False prophet Paul Ehrlich still at it
Attributing recent species extinctions to global warming has one large problem: Even the IPCC says that we have had less than one degree Celsius average temperature rise since the beginning of the 20th century. Saying that such a tiny warming has had any effect on anything is absurd. All animals encounter much larger temperature variations than that in the course of a single day, for instance. So it is clear that the extinctions and population reductions mentioned below were NOT caused by global warming. Much of the drop in amphibian populations was caused by fungi
It’s an uncomfortable thought: Human activity causing the extinction of thousands of species, and the only way to slow or prevent that phenomenon is to have smaller families and forego some of the conveniences of modern life, from eating beef to driving cars, according to Stanford University scientists Paul Ehrlich and Robert Pringle.
This extinction—the sixth in the 4-billion-year history of the Earth—"could be much more catastrophic than previous ones," says Ehrlich, author of the controversial Population Bomb, which predicted that hundreds of millions of people would starve to death in the 1970s. That fate was forestalled by the green revolution in Asian agriculture, in which new strains of cereal crops plus enhanced use of fertilizer and irrigation allowed farmers to grow enough food to feed a burgeoning population. But this is a new threat: "Anything in the vicinity of the previous ones," Ehrlich says, such as the mass extinction at the end of the Cretaceous that killed half of all species, including the dinosaurs, "would wreck civilization."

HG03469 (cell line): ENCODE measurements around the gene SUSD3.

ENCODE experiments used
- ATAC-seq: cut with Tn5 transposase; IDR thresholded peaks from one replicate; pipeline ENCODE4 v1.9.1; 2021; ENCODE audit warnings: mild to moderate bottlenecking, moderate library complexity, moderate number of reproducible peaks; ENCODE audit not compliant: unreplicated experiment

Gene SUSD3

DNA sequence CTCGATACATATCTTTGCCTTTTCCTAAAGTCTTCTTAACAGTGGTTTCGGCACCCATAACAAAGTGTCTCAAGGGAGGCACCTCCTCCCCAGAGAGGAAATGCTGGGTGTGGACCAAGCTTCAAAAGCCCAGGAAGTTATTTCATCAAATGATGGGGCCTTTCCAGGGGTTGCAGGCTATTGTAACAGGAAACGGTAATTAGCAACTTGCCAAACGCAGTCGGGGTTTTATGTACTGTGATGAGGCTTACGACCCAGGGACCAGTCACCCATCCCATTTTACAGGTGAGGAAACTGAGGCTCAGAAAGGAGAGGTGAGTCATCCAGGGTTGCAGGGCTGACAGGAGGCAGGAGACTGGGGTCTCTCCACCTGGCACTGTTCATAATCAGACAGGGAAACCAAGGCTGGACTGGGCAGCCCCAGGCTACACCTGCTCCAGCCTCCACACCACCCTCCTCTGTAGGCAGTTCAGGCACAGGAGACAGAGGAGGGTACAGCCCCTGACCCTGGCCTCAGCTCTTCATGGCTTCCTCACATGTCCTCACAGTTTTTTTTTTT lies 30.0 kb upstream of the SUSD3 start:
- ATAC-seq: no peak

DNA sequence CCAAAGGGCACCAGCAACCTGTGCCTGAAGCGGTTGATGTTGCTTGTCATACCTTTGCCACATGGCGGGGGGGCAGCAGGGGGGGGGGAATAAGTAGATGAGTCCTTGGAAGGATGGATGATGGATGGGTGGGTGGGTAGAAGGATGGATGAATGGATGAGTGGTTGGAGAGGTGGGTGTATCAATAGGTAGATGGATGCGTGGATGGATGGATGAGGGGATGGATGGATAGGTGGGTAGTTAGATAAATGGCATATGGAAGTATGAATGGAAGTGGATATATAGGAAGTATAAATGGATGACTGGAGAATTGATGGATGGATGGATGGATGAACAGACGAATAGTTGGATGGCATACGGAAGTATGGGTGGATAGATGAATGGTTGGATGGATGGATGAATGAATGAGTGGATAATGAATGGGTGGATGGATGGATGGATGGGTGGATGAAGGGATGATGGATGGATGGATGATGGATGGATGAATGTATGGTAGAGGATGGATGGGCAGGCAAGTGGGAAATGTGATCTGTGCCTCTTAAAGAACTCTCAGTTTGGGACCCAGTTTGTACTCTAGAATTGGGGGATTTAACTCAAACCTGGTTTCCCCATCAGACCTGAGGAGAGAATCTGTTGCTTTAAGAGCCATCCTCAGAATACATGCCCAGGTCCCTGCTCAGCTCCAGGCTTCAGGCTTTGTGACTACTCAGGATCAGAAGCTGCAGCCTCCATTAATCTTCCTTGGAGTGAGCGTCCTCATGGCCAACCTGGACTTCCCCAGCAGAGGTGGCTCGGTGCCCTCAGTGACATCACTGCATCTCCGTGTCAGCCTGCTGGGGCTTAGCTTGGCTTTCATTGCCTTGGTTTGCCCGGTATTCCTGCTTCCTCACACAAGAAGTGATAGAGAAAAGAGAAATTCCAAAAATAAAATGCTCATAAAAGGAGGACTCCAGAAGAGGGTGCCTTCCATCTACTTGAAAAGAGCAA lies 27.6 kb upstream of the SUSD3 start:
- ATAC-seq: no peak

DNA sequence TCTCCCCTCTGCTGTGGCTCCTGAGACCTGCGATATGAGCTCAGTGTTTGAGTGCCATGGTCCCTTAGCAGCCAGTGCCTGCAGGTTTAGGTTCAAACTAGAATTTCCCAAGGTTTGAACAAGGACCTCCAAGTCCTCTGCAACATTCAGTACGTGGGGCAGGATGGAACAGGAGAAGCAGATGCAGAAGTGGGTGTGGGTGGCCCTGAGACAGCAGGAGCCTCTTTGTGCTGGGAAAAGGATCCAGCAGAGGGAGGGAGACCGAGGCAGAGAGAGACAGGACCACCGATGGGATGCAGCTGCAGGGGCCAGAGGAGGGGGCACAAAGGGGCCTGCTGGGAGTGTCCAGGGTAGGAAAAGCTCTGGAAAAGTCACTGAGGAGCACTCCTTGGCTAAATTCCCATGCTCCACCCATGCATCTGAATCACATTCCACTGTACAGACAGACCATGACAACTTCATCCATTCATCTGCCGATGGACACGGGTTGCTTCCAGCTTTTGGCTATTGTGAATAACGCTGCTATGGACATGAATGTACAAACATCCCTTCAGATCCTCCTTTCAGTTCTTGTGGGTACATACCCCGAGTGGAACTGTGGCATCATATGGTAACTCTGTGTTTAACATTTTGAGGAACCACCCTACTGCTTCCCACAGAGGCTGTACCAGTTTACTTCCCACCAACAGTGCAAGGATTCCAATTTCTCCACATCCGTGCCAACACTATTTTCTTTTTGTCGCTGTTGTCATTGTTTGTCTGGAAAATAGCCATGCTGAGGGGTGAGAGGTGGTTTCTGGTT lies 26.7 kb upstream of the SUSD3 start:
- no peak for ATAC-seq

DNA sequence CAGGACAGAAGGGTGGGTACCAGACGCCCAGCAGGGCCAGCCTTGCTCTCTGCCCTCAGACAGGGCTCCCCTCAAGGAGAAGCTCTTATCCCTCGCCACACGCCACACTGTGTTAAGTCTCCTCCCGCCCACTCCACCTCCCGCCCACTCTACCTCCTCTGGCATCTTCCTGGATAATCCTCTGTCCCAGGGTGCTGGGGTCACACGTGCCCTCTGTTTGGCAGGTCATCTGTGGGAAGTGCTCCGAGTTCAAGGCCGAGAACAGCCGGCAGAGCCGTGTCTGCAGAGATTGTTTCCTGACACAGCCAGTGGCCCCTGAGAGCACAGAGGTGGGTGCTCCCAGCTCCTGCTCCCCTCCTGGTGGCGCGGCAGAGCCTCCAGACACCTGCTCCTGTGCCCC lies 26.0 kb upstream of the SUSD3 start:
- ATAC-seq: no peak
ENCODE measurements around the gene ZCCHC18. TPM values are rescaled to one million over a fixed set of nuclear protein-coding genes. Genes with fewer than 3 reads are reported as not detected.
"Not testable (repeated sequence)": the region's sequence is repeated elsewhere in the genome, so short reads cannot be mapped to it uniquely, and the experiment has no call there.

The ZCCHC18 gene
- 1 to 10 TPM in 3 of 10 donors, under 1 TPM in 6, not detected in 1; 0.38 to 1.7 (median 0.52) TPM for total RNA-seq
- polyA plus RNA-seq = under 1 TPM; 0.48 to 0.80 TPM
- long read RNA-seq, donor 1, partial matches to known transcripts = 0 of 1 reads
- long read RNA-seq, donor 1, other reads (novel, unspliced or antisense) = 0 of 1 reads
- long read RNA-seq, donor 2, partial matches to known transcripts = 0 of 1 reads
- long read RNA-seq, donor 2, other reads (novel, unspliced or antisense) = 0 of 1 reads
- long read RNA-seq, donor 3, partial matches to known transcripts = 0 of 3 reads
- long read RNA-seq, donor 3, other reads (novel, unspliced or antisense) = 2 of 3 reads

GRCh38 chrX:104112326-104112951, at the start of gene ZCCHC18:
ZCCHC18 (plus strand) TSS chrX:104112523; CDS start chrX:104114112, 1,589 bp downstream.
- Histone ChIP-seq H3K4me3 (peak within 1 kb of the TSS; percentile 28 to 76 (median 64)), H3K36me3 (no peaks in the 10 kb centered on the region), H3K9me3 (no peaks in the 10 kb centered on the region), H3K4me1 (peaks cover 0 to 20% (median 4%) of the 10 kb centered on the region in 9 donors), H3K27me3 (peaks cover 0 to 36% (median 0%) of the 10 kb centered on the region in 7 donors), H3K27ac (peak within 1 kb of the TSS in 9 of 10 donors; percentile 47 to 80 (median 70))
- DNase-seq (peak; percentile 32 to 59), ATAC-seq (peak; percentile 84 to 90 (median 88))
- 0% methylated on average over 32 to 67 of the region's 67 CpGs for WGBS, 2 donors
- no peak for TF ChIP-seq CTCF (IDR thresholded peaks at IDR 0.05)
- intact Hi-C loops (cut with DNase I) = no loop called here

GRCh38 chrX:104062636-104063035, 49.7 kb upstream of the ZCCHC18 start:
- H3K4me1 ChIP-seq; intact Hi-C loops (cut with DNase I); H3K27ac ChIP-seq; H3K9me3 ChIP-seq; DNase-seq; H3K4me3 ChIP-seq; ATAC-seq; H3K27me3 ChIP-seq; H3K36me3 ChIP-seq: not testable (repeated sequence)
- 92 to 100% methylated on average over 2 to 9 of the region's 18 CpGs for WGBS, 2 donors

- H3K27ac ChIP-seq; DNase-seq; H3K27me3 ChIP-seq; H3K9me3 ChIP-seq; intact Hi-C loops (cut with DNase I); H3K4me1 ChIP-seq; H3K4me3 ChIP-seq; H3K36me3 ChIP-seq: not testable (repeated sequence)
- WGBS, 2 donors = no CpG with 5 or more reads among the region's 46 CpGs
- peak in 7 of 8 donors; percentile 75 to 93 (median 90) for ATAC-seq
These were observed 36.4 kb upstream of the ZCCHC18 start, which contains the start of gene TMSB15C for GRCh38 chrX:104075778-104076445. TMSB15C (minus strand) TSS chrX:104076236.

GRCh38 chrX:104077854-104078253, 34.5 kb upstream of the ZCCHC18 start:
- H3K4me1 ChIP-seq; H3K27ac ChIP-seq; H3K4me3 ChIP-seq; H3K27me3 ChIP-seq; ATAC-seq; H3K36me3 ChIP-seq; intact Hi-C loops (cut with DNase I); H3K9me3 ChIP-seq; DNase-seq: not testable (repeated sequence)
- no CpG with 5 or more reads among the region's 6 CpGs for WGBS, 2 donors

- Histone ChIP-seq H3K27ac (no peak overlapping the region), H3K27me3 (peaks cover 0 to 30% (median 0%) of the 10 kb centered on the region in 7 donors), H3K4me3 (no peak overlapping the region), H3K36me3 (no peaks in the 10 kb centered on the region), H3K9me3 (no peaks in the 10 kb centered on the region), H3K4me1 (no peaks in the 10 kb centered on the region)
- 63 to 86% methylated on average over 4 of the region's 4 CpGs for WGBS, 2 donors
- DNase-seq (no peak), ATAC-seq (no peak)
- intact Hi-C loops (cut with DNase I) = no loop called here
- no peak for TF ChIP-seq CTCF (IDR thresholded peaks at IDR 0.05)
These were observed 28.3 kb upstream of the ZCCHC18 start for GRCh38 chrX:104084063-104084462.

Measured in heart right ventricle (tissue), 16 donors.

Right now, at least 2,000 frogs, salamanders and other amphibians are in danger of going extinct, according to a survey by biologists David Wake and Vance Vredenburg, writing in the Proceedings of the National Academy of Sciences USA. Coastal seas and estuaries have lost as much as 91 percent of certain species, such as oysters, according to another survey. And nearly 50 percent of all temperate grasslands and forests have disappeared.
But through it all the species responsible for this change—through overuse, pollution and other impacts—has continued to thrive and multiply, reaching roughly 6.7 billion in population and counting.
"The fate of biological diversity for the next 10 million years will almost certainly be determined during the next 50 to 100 years by the activities of a single species," write Ehrlich and Pringle in their proposal for addressing the biodiversity crisis. Adds Pringle: "The world's remaining wild areas and the species in them are being pulverized, and that's a multi-layered tragedy."
That’s why Ehrlich and Pringle call for educating women, which has slowed or stopped population growth in the developed countries of Europe. "Education and employment—for women especially—along with access to contraception and safe abortions are the most important components," they write. Adds Ehrlich: "The most basic response is to get going on stopping population growth and starting a decline. Second is doing something about consumption. If you don't do anything about those, then you are in trouble in all the others: more people, means more greenhouse gases, which means more rapid climate change."